Rule of three

This post will not be about a somewhat extreme form of oligarchy, even if it does seem to be the preferred governance regime in heaven.  Or would that be an autarchy, but one where the autarch has a personality split, like ancient Gaul, into three parts? I’m afraid my O level in Religious Studies did not provide answers to such deep, doctrinal questions and I don’t want GofaDM adding fresh fuel to the fire of the monophysite heresy.

I won’t even be straying into Wiccan magic, chemistry, aviation, programming, survival, mathematics or economics.  The human species does seem to have something of an obsession with the number three and creating rules based upon it – perhaps a rule of four is thought too much to remember and a rule of two too trivial?

Given the form of this blog, I shall stray into writing where the rule of three crops up all over the place.  The unities of ancient Greek theatre is one appearance, but more commonly it appears as a rhetorical device growing from the oral storytelling tradition (which probably links back to fallible human memory).  Just think of all the characters which come in sets of three: pigs, billy goats gruff and musketeers to name but three!  Omni trium perfectum, as they say in ancient Rome (assuming you subscribe to the concept of block time).  However, the choice of title did remind of the rule of three in poetry and, in particular, in my favourite of the poems I studied for English Literature O level.  This was Horatius by Thomas Babington (later Lord) Macaulay – a wonderfully stirring piece for the teenaged me and with a good solid grounding in rhyme and meter, which was a primary part of its appeal in those days before I’d reached an accommodation with free verse.  Stanza XXI offers two particularly fine example of using the rule of three which, as the work is safely out of copyright, I shall share with a new audience:

And nearer fast and nearer
Doth the red whirlwind come;
And louder still and still more loud,
From underneath that rolling cloud,
Is heard the trumpet’s war-note proud,
The trampling, and the hum.
And plainly and more plainly
Now through the gloom appears,
Far to left and far to right,
In broken gleams of dark-blue light,
The long array of helmets bright,
The long array of spears.

It is quite a long poem and I have wasted quite a lot of time, re-discovering its joys.  Next week, quotes from Sir Patrick Spens!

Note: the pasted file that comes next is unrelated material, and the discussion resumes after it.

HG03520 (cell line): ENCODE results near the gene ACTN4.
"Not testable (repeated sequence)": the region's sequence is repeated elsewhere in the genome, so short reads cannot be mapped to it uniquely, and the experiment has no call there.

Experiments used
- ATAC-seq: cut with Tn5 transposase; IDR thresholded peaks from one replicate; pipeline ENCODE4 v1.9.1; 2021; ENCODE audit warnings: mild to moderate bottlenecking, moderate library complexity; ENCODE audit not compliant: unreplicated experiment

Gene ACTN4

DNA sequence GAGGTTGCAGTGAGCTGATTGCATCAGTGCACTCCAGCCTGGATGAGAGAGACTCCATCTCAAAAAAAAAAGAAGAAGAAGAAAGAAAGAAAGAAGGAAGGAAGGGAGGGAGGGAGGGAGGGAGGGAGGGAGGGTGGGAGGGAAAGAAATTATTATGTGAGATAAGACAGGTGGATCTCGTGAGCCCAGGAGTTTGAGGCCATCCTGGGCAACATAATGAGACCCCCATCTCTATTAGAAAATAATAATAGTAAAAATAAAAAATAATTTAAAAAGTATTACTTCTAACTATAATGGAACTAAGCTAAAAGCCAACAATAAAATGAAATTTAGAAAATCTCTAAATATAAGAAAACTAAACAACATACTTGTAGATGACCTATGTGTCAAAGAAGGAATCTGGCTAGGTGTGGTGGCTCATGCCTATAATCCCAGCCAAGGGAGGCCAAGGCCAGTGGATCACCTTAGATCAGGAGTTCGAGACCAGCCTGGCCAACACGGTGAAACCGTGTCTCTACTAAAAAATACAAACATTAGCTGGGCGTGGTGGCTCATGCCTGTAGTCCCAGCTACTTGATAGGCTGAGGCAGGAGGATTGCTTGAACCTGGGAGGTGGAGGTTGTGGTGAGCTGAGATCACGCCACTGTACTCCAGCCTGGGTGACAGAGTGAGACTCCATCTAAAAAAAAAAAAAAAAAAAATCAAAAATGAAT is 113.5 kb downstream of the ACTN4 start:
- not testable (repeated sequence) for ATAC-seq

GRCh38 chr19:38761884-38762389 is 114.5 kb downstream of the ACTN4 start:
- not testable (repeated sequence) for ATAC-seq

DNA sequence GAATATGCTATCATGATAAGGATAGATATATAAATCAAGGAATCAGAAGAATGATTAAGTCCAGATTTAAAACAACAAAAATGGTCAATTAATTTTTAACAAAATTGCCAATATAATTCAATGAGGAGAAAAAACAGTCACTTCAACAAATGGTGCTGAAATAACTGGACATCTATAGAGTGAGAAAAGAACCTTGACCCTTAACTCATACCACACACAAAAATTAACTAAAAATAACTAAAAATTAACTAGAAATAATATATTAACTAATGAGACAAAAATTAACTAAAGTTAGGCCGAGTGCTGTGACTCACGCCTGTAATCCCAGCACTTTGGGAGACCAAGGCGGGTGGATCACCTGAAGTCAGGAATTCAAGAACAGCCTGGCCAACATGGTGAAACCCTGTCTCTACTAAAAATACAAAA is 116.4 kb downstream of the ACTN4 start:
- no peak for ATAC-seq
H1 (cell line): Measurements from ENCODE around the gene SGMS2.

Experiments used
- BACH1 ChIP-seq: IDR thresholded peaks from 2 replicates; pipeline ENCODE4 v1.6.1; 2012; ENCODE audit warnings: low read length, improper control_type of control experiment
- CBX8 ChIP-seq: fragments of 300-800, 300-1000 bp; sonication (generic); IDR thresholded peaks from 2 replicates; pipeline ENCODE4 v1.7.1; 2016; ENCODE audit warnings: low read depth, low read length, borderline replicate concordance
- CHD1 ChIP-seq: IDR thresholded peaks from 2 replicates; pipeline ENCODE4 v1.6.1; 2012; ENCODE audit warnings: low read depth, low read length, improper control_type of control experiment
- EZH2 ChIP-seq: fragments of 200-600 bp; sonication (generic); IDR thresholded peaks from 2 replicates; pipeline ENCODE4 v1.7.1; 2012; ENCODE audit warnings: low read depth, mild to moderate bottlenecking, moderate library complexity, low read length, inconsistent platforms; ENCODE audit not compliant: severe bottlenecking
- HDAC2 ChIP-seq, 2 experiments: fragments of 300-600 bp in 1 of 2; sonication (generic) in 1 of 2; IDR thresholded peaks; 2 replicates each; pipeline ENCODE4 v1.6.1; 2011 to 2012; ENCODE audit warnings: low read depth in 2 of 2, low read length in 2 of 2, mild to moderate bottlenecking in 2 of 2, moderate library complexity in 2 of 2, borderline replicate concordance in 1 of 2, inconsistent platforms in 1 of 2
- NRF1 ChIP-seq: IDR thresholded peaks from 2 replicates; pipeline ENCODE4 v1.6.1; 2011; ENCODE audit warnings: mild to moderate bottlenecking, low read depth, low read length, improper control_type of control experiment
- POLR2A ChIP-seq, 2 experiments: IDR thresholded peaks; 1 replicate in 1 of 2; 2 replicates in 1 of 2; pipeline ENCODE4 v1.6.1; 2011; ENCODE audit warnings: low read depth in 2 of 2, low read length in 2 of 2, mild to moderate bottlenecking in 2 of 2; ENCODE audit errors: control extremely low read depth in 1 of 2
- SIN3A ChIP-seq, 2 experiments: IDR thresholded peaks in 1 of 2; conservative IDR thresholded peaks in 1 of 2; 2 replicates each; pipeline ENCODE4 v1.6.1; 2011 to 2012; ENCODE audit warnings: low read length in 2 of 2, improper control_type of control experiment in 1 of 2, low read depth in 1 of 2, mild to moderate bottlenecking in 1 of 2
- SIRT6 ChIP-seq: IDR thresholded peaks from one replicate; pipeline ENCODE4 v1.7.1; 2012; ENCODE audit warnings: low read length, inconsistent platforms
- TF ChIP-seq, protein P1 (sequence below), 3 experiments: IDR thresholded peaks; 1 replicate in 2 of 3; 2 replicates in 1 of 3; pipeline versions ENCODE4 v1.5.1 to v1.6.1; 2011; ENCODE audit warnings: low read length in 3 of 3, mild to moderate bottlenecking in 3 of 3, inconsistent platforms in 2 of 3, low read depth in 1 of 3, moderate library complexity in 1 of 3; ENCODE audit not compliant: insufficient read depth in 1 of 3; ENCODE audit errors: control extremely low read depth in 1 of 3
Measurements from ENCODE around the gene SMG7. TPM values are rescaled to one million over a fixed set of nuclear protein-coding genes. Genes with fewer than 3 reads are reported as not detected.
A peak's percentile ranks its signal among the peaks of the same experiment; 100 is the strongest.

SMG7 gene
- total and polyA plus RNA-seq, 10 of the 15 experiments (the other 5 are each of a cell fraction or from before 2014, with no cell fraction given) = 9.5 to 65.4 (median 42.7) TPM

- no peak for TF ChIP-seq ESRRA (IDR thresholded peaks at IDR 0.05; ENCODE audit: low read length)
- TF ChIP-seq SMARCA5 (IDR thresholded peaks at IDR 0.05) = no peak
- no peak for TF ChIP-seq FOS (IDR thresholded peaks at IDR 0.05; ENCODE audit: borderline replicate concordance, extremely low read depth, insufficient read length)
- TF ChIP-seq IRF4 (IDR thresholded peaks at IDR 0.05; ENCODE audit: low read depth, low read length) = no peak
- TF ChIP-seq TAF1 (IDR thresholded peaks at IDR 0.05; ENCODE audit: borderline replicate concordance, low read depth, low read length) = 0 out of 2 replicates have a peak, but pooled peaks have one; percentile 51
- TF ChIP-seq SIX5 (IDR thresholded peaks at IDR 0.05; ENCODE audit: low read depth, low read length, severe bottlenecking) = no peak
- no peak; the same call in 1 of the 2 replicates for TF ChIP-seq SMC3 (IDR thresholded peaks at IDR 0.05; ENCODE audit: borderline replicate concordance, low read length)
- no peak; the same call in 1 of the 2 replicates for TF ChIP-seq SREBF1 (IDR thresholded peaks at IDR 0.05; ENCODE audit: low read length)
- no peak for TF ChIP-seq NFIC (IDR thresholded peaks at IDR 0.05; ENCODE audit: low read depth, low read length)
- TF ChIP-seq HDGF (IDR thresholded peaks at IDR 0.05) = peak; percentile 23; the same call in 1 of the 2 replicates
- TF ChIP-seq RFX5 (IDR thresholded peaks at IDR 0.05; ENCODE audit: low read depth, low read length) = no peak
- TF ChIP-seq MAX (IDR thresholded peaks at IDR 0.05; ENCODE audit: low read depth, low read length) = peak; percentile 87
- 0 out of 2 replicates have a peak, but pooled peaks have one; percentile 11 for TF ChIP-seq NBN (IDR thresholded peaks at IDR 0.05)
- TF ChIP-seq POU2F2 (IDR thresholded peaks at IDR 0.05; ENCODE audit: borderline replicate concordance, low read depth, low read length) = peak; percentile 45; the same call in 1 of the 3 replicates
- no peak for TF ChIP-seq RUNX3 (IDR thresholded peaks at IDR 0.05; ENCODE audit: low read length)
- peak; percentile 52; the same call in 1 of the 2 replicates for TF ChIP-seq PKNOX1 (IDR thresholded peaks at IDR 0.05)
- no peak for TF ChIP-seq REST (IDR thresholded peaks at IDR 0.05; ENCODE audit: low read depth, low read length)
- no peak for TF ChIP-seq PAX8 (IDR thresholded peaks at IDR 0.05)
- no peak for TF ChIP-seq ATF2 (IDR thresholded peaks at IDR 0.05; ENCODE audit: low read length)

Anyway, that was all by way of introduction and has consumed a worrying volume of words just to say what this post isn’t about.  Now to the matter in hand: yesterday lunchtime, I cycled up to Turner Sims to catch a trio of pieces performed by a piano trio.

The first of these was descriptively called Piano Trio (with whistles) by Ben Oliver, whose name has appeared in these pages before.  For a chap struggling to manage two hands on the keyboard and, at times, both feet on the pedals, it seems a step too far to expect the pianist (and also the violin and cello players) to also play a whistle (or a variety of the same).  I suppose it is probably no more difficult than singing while playing, though you do have the issue of not dropping the whistle and (if me) not drenching the piano in your own saliva.  The piece was rather wonderful and Mark Knoop, at the piano, seemed to be in full command of hands, feet, lungs and salivary glands.

The second piece, Ephemer by Walter Zimmerman, was fascinating and, for more much of its length, almost fugitive in its nature.  The stringed instruments produced extraordinary, ethereal tones – perhaps using a method related to the guitar microtones from a couple of weeks ago as I’m fairly sure the strings were not producing their normal notes when bowed.  I’m not sure whether I like the piece or notbut, like the Tellytubbies when it ended I had the desire to call out “again”.  Sadly (or perhaps happily), I resisted the urge, but now cannot find it on-line – next time, I shall go full Dipsy (or Laa Laa)!